yYAXssKCQaUWZcXZ79RJTBLvo-c;SfREtjZ9NYeQnnVMC-CsZ9qN6L0 Finance, Economics, Globus, Brokers, Banks, Collateral-Oriano Mattei: Jacqueline Kennedy In Pakistan - Fifty-five years ago, Jacqueline Kennedy arrived in Lahore, marking the first-ever visit by a U.S. first lady to Pakistan. This series of color images from the trip captures the remarkable scenes that unfolded.

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sabato 1 aprile 2017

Jacqueline Kennedy In Pakistan - Fifty-five years ago, Jacqueline Kennedy arrived in Lahore, marking the first-ever visit by a U.S. first lady to Pakistan. This series of color images from the trip captures the remarkable scenes that unfolded.



Crowds line the streets and throw flower petals at the car carrying Jacqueline Kennedy as she arrives in Lahore. The day, March 21, 1962, was declared a national holiday in Pakistan.
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Crowds line the streets and throw flower petals at the car carrying Jacqueline Kennedy as she arrives in Lahore. The day, March 21, 1962, was declared a national holiday in Pakistan.
The view from the crowd as the motorcade passes. In addition to flower petals, Clint Hill, a Secret Service agent in charge of security, recalls that occasionally a "whole damn bouquet" would come flying at the car. "I'd have to rise out of my seat to fend it off so it didn't knock her in the head."
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The view from the crowd as the motorcade passes. In addition to flower petals, Clint Hill, a Secret Service agent in charge of security, recalls that occasionally a "whole damn bouquet" would come flying at the car. "I'd have to rise out of my seat to fend it off so it didn't knock her in the head."
Jacqueline Kennedy with Pakistani President Mohammad Ayub Khan at a dinner in the United States one year before the first lady's historic visit to his country. The carefully cultivated relationship between Washington and Islamabad was partly about the battle for influence between the United States and the U.S.S.R.
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Jacqueline Kennedy with Pakistani President Mohammad Ayub Khan at a dinner in the United States one year before the first lady's historic visit to his country. The carefully cultivated relationship between Washington and Islamabad was partly about the battle for influence between the United States and the U.S.S.R.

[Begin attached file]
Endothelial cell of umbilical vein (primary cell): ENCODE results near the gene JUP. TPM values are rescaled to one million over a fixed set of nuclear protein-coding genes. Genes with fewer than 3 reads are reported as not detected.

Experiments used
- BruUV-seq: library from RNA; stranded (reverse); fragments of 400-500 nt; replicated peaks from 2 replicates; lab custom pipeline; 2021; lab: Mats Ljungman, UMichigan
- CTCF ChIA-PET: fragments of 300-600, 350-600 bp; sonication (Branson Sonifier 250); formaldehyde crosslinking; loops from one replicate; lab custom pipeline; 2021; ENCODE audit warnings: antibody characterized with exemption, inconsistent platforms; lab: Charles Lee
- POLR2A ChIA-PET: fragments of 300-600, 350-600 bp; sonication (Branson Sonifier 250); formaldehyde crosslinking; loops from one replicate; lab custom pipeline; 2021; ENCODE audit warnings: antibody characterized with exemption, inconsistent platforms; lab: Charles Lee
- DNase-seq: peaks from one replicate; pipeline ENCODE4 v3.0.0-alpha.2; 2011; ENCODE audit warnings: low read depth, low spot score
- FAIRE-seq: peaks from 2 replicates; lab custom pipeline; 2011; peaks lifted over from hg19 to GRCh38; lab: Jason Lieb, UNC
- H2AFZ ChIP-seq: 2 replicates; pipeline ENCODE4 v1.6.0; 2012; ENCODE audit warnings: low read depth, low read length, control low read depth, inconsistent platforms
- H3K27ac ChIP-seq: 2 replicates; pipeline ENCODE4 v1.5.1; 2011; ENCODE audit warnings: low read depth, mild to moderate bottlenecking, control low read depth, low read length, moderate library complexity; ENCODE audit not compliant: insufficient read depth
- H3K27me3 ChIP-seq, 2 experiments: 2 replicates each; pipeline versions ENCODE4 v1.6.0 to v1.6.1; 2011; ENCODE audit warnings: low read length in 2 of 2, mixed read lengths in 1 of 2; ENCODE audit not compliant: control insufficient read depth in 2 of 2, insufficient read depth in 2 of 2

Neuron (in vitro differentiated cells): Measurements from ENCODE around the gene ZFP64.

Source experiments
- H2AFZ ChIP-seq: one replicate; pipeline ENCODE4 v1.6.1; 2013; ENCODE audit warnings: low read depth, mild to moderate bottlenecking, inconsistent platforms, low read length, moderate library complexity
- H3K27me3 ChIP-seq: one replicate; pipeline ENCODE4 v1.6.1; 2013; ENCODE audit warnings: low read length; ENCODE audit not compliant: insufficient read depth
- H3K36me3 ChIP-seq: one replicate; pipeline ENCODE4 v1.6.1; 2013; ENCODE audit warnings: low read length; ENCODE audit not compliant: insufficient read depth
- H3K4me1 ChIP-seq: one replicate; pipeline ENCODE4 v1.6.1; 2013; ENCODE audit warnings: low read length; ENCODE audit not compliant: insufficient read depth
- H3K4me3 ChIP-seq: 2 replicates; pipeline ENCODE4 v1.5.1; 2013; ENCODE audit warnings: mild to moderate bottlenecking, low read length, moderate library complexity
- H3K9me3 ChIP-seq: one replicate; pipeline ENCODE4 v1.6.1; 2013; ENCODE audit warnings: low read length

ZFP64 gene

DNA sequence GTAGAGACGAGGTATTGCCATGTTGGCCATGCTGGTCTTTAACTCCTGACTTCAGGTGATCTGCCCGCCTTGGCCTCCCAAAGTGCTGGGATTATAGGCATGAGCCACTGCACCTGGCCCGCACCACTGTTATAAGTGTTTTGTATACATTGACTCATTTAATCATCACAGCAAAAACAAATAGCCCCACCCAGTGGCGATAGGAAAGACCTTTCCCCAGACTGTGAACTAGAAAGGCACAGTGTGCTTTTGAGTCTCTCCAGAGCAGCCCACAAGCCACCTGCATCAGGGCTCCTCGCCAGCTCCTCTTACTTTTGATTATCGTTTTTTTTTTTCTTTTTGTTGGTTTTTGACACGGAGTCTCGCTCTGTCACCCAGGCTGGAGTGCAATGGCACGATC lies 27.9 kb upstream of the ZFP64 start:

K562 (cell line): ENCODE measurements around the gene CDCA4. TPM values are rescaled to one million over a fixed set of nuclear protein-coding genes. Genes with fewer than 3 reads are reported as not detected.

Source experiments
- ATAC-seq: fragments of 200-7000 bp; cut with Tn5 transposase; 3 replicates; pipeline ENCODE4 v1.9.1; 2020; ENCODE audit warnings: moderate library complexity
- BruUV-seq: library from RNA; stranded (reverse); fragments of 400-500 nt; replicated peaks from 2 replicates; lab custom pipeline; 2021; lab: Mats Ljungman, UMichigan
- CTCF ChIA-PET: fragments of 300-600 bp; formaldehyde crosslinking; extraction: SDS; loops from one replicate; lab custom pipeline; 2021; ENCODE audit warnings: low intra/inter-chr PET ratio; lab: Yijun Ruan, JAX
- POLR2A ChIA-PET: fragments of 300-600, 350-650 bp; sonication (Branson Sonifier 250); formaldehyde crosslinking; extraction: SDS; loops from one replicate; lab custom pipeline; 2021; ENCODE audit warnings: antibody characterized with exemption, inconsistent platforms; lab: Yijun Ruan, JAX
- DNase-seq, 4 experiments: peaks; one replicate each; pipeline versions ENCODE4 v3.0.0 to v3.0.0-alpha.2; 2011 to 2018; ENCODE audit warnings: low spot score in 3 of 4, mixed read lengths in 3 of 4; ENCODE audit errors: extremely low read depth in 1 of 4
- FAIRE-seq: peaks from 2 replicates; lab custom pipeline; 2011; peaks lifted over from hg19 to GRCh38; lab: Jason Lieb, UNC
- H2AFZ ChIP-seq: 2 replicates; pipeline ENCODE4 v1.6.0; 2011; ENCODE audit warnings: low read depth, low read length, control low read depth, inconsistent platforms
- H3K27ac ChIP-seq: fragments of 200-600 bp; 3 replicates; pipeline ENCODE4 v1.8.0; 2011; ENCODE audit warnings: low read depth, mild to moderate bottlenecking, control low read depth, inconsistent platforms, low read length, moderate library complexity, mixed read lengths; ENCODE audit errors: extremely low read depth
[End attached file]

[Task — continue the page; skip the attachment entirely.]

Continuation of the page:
Before visiting Pakistan, Jacqueline Kennedy also made a tour of India, where this baby elephant was paraded in front of her. Clint Hill says that when the first lady reached out to touch the elephant, the animal "reacted as if it were being tickled, wrapping its stubble-covered trunk around her hand."
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Before visiting Pakistan, Jacqueline Kennedy also made a tour of India, where this baby elephant was paraded in front of her. Clint Hill says that when the first lady reached out to touch the elephant, the animal "reacted as if it were being tickled, wrapping its stubble-covered trunk around her hand."
The first lady, in white coat and hat, watches the parade at a horse and cattle fair in Lahore on her first full day in Pakistan.
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The first lady, in white coat and hat, watches the parade at a horse and cattle fair in Lahore on her first full day in Pakistan.
Jacqueline Kennedy and President Mohammad Ayub Khan watch the parade. The first lady later complimented Khan on his traditional fur hat, and the president gifted it to her.
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Jacqueline Kennedy and President Mohammad Ayub Khan watch the parade. The first lady later complimented Khan on his traditional fur hat, and the president gifted it to her.
At the end of the ceremonies at the cattle fair, President Khan gifted Mrs. Kennedy this horse, named Sardar. The horse was later transported back to the United States -- skipping quarantine procedures after the first lady asked her husband to intervene on its behalf.
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At the end of the ceremonies at the cattle fair, President Khan gifted Mrs. Kennedy this horse, named Sardar. The horse was later transported back to the United States -- skipping quarantine procedures after the first lady asked her husband to intervene on its behalf.